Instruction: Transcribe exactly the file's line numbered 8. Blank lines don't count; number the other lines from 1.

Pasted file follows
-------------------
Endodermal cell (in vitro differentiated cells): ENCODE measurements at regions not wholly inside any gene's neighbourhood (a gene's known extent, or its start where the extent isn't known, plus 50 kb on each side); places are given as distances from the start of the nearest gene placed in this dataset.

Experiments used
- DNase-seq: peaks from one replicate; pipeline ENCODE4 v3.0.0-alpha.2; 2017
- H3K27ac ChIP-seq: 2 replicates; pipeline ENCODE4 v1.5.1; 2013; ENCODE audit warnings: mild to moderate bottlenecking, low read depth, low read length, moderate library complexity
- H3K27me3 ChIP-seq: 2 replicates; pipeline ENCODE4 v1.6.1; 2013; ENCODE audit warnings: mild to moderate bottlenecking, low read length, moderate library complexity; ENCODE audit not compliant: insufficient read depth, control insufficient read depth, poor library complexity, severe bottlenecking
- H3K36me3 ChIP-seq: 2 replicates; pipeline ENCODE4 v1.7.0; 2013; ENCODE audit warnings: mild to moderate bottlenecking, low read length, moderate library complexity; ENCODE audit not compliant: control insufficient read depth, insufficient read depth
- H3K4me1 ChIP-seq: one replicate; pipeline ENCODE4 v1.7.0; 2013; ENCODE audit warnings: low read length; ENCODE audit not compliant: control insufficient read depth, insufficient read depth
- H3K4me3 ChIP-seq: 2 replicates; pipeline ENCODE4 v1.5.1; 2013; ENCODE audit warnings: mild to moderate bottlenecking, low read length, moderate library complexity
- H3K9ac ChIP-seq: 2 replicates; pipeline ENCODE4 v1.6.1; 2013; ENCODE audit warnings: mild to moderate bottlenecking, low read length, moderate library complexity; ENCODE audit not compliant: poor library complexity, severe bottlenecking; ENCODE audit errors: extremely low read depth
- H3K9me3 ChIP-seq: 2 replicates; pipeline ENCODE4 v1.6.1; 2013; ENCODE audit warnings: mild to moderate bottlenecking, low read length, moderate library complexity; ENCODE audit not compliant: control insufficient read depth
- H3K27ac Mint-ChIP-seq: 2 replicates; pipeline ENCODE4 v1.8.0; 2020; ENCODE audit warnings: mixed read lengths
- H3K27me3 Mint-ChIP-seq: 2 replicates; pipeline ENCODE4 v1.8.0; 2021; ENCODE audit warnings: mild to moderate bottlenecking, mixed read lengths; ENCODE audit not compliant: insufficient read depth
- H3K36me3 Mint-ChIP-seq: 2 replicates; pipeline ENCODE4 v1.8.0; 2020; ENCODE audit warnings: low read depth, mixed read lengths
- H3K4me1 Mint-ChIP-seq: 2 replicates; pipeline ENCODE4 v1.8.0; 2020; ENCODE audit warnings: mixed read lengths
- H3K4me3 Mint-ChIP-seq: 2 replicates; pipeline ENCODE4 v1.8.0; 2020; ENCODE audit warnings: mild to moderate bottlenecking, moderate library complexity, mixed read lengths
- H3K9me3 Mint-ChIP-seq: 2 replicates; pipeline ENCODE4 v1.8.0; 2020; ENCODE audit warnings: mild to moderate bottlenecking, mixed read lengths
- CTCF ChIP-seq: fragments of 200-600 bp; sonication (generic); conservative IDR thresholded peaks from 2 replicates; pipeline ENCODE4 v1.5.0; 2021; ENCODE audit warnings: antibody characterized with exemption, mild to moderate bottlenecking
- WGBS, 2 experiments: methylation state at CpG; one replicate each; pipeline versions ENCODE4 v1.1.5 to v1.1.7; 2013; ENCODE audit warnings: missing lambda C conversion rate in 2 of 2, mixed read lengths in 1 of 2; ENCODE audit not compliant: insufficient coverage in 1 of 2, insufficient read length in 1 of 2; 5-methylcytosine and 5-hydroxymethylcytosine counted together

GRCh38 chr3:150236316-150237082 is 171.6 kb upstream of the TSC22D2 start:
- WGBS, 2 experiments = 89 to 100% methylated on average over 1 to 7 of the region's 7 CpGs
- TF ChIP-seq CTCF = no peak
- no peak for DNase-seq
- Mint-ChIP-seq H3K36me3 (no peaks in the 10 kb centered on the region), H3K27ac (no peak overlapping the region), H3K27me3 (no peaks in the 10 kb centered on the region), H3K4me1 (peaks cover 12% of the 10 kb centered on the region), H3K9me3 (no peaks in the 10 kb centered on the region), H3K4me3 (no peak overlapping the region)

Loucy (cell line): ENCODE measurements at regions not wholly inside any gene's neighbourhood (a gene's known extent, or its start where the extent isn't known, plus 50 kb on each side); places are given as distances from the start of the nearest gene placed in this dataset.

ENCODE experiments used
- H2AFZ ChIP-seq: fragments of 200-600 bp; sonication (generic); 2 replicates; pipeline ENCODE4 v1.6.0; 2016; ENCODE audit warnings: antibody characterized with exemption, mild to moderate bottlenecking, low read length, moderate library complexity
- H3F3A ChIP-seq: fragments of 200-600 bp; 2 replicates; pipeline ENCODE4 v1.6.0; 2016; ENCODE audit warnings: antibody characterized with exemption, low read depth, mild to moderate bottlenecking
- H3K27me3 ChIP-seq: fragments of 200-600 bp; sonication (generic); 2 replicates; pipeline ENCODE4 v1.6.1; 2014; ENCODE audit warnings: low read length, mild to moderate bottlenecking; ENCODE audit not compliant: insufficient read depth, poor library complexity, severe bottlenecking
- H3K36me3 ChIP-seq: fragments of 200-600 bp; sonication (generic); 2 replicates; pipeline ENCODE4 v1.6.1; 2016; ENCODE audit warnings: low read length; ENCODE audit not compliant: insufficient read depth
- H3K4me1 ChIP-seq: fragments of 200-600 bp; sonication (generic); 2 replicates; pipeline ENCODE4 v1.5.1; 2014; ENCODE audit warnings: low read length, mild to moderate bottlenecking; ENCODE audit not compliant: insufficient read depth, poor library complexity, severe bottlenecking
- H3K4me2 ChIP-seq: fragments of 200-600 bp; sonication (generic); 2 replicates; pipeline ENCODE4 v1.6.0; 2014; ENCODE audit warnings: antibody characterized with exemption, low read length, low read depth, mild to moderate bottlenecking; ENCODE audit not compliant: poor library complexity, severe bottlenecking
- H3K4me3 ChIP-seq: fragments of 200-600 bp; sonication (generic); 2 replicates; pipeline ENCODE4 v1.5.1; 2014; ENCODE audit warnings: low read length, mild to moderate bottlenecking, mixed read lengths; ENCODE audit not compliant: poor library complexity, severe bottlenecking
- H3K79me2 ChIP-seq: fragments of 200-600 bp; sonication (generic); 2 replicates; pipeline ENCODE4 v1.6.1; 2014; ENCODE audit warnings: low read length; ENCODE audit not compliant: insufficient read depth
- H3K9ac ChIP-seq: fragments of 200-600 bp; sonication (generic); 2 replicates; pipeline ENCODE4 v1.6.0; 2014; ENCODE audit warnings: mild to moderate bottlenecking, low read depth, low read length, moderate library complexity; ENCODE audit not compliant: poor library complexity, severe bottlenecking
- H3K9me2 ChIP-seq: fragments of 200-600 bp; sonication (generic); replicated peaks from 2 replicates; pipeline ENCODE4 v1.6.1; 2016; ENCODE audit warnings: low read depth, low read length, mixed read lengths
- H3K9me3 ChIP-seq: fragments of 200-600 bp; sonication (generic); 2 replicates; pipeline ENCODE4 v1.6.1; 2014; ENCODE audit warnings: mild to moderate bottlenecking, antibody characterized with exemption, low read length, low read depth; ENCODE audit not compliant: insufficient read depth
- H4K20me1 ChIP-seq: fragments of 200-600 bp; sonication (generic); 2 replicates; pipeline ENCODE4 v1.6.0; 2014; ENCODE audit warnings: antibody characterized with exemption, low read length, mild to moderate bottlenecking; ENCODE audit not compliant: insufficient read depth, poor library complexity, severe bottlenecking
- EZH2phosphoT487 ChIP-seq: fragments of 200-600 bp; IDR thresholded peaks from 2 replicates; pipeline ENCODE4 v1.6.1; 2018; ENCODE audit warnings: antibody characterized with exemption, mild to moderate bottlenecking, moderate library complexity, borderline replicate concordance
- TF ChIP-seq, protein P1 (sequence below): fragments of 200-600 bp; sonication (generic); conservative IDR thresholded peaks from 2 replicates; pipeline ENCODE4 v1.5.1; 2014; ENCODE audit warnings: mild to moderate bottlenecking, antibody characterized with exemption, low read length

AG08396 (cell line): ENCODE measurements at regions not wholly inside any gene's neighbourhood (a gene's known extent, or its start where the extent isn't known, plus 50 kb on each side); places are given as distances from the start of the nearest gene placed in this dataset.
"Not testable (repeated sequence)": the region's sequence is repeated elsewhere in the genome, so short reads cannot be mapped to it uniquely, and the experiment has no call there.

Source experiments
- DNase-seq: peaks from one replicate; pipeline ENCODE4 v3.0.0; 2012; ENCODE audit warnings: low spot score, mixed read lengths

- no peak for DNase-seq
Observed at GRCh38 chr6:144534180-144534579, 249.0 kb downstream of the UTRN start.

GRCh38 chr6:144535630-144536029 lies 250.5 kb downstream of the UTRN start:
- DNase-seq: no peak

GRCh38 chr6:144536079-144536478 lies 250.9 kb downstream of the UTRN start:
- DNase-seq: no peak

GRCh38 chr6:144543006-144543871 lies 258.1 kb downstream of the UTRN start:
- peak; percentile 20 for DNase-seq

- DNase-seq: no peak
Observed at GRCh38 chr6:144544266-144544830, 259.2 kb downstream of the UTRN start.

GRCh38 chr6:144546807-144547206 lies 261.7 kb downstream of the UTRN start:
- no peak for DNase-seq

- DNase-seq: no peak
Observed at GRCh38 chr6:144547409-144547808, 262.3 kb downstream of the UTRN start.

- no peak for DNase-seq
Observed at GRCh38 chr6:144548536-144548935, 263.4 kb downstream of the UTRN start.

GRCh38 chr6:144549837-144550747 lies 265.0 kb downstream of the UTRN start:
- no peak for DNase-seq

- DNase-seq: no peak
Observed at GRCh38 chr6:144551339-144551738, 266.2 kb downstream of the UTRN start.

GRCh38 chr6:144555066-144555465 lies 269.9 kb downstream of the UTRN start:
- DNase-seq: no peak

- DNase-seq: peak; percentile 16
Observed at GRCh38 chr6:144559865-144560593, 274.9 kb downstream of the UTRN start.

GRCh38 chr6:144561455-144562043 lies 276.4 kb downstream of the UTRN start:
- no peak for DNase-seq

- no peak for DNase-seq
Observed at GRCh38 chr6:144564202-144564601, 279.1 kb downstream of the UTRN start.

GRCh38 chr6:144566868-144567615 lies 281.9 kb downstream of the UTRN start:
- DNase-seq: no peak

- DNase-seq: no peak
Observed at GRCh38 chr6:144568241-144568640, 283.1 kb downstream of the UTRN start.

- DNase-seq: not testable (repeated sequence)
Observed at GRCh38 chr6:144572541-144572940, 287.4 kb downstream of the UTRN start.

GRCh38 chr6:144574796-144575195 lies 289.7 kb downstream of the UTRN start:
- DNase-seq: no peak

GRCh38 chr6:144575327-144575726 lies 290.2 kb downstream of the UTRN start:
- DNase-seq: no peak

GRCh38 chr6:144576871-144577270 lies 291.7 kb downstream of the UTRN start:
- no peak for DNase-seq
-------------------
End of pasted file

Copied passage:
- H3K4me3 ChIP-seq: 2 replicates; pipeline ENCODE4 v1.5.1; 2013; ENCODE audit warnings: mild to moderate bottlenecking, low read length, moderate library complexity